This practical challenge invites you to investigate the different
squares you can make on a square geoboard or pegboard.
This activity investigates how you might make squares and pentominoes from Polydron.
If you had 36 cubes, what different cuboids could you make?
I have fifteen cards numbered $1 - 15$.
I put down seven of them on the table in a row.
The numbers on the first two cards add to $15$.
The numbers on the second and third cards add to $20$.
The numbers on the third and fourth cards add to $23$.
The numbers on the fourth and fifth cards add to $16$.
The numbers on the fifth and sixth cards add to $18$.
The numbers on the sixth and seventh cards add to $21$.
What are my cards?
Can you find any other solutions?
How do you know you've found all the different solutions?
This problem requires no mathematical ideas beyond simple addition and possibly subtraction, but it does require the perseverence to stick with a trial and improvement approach, combined with some systematic working.
After demonstrating that they have found all the possible solutions, learners could make up a similar problem for others to try. Remind them that you will expect them to know the solutions to their own problem before giving it to others to try out!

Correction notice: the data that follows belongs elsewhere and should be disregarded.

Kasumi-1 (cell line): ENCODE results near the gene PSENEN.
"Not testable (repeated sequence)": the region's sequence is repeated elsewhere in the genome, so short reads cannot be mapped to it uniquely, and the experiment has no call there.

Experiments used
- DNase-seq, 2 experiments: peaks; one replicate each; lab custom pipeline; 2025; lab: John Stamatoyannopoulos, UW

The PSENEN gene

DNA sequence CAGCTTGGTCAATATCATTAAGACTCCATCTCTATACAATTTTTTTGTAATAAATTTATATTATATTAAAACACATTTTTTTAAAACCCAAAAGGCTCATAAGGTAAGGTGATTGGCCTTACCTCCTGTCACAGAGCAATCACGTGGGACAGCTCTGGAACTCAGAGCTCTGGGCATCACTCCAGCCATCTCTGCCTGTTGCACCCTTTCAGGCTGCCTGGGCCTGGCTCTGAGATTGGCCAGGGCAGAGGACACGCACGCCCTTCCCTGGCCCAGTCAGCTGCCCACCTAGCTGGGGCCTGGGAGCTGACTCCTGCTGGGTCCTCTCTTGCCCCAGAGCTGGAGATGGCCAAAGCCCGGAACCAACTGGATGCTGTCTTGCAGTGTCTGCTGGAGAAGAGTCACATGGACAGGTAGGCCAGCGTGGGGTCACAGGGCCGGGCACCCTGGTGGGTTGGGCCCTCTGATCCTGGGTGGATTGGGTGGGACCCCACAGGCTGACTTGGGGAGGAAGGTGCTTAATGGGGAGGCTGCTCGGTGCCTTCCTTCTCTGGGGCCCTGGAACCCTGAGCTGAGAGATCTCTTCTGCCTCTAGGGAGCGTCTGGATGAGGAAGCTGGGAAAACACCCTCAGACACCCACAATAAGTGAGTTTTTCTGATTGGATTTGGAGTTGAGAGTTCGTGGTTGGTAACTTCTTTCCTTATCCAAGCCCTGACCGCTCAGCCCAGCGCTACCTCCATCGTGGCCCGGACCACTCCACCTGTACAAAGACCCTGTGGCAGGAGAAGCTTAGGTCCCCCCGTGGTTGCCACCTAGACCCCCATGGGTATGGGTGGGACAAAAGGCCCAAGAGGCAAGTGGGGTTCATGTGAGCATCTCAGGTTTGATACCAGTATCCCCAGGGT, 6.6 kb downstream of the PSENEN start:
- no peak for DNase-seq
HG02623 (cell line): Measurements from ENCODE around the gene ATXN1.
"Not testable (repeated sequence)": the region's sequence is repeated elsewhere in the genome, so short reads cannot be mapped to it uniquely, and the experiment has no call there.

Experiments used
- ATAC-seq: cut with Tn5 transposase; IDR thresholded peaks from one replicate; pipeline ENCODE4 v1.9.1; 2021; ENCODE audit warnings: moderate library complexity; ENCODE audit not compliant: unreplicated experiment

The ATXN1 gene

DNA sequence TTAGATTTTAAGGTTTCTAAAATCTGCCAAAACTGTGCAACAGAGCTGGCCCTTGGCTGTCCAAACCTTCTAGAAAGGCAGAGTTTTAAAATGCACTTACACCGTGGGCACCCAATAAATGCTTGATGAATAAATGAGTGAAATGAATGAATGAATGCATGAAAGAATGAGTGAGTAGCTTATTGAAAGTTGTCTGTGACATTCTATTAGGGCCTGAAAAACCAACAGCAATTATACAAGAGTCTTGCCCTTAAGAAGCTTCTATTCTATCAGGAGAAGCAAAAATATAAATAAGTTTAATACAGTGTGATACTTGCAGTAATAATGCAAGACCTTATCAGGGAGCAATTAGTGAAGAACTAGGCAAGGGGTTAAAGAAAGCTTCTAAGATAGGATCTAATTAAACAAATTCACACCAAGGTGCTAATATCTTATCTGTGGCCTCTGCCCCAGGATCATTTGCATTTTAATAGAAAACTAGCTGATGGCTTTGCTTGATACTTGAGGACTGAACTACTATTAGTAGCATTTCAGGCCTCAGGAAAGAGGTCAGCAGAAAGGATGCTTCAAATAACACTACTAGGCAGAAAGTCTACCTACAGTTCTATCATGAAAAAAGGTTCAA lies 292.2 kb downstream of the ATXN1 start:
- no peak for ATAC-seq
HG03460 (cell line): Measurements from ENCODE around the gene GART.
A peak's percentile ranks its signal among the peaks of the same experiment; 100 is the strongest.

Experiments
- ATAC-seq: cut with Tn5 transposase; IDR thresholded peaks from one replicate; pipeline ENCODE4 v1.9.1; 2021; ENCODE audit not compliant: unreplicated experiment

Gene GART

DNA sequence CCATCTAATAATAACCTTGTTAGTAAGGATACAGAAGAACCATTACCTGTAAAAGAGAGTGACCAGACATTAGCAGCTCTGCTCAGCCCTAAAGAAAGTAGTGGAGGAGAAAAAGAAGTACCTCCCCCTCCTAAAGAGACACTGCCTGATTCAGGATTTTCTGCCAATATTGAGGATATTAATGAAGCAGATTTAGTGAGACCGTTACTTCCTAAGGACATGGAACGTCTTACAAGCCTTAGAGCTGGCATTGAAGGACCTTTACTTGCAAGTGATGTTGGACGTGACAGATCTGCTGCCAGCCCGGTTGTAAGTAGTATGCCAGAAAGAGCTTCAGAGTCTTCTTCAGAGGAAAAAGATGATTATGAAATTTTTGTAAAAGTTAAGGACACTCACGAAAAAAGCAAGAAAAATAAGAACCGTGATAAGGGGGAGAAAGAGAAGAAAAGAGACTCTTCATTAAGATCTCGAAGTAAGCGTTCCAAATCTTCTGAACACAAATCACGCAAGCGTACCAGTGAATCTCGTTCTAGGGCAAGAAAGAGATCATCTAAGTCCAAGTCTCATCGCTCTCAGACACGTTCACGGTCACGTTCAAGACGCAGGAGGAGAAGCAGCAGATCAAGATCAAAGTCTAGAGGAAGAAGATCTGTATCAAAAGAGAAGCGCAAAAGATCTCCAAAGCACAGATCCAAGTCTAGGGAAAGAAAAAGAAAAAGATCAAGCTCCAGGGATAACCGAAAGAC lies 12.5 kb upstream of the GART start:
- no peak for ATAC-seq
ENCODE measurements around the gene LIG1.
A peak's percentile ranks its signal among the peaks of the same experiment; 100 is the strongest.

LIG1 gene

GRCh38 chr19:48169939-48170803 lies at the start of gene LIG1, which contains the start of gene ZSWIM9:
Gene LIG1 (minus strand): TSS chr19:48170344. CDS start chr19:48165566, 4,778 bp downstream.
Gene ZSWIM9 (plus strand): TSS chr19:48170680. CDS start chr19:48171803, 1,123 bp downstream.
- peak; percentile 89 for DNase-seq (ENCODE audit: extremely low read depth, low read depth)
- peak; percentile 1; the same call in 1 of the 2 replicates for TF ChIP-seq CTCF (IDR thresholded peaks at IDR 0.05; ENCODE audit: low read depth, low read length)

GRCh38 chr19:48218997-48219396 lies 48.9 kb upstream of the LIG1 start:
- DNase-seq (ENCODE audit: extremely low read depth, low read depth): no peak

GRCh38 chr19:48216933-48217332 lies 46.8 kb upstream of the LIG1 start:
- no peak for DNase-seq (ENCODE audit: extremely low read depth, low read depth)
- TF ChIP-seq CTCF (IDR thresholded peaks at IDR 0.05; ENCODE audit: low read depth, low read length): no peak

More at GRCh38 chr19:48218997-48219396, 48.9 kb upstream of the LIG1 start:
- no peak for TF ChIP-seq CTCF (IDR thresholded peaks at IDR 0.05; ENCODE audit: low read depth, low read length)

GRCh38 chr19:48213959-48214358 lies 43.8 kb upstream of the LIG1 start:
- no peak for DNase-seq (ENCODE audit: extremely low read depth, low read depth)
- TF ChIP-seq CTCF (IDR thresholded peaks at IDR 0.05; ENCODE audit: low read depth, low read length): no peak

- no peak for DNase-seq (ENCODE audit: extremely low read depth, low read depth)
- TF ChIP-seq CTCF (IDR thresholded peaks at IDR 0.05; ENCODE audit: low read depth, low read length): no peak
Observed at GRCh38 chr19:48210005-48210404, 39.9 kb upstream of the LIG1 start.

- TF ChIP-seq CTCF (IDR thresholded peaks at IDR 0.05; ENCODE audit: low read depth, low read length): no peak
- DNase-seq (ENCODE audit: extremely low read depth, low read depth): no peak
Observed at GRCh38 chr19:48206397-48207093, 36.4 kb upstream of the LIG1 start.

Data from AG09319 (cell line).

Using digit cards will encourage learners to try out different combinations without having to commit anything to paper at first. They may need reminding that, for example, that $12$ followed by $3$ will give a different order from $3$ followed by $12$. You could suggest that they focus on just one pair to begin with and consider all possible combinations, then try to work out
what the other cards could be based on each of those possibilities.